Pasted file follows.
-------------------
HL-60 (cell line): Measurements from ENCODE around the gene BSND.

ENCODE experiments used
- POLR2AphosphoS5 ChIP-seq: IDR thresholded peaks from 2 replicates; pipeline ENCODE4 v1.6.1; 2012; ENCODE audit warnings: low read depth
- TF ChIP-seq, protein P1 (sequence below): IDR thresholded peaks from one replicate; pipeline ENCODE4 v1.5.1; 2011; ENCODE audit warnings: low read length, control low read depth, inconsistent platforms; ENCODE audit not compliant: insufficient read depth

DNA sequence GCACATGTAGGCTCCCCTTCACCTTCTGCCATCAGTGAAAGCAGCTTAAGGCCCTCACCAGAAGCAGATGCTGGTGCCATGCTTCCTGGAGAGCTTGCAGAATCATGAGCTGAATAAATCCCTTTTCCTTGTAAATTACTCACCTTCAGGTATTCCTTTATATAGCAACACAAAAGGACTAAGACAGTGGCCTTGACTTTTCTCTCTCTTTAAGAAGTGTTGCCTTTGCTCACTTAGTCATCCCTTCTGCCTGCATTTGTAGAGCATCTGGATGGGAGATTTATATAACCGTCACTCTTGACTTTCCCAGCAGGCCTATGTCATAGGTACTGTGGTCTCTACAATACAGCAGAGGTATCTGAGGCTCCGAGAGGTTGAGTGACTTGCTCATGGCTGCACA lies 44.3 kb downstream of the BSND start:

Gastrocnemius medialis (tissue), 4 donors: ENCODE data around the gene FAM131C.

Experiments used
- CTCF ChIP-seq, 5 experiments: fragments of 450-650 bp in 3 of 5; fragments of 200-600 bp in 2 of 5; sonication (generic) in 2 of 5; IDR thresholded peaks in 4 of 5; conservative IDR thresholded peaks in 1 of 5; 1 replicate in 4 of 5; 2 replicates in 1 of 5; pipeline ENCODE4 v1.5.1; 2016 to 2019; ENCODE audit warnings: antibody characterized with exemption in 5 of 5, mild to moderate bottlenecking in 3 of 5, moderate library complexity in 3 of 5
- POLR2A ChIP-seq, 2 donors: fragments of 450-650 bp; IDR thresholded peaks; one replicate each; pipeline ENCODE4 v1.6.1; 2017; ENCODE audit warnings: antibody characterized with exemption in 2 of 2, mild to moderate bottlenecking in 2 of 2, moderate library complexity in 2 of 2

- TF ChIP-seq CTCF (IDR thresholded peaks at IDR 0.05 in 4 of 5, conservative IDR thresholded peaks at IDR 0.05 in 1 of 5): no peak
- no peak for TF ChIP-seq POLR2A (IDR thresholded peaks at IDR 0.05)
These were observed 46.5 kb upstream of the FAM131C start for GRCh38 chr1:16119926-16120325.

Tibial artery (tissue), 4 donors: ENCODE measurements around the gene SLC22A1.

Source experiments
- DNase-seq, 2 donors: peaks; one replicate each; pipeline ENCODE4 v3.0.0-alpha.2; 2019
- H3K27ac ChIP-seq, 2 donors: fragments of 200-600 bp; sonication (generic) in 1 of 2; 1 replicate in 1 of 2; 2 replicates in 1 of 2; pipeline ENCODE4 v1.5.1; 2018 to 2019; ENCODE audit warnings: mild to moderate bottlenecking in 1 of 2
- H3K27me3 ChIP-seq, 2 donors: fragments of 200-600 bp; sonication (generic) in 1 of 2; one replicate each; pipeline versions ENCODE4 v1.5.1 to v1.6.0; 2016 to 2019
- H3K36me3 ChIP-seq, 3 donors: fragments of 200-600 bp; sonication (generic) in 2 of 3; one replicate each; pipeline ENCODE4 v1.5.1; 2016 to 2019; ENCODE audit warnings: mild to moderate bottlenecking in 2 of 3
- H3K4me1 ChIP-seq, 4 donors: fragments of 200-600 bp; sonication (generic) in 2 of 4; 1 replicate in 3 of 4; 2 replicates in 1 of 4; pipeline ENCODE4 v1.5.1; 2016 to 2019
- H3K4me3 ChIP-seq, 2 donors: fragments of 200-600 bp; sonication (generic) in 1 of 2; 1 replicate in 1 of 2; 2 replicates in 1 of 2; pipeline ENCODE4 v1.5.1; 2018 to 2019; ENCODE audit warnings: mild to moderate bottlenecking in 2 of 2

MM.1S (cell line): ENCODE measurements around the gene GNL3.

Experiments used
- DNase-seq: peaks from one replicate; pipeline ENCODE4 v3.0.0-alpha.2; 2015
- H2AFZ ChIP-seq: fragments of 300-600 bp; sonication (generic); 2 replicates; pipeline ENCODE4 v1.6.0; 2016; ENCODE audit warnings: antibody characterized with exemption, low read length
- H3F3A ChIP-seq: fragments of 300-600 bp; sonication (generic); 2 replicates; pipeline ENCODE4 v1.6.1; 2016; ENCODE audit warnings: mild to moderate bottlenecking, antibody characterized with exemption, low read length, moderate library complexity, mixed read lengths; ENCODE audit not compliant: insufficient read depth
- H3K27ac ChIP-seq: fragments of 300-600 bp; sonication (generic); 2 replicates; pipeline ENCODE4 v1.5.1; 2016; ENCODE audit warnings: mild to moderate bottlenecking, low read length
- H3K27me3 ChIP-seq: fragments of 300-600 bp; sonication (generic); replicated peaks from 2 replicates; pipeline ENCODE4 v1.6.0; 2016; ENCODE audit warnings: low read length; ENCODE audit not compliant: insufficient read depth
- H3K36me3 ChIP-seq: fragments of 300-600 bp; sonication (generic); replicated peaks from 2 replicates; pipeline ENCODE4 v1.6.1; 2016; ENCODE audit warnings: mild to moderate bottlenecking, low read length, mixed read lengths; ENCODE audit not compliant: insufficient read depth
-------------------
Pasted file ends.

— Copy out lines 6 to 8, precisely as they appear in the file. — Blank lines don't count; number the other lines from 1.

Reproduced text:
Gastrocnemius medialis (tissue), 4 donors: ENCODE data around the gene FAM131C.

Experiments used
- CTCF ChIP-seq, 5 experiments: fragments of 450-650 bp in 3 of 5; fragments of 200-600 bp in 2 of 5; sonication (generic) in 2 of 5; IDR thresholded peaks in 4 of 5; conservative IDR thresholded peaks in 1 of 5; 1 replicate in 4 of 5; 2 replicates in 1 of 5; pipeline ENCODE4 v1.5.1; 2016 to 2019; ENCODE audit warnings: antibody characterized with exemption in 5 of 5, mild to moderate bottlenecking in 3 of 5, moderate library complexity in 3 of 5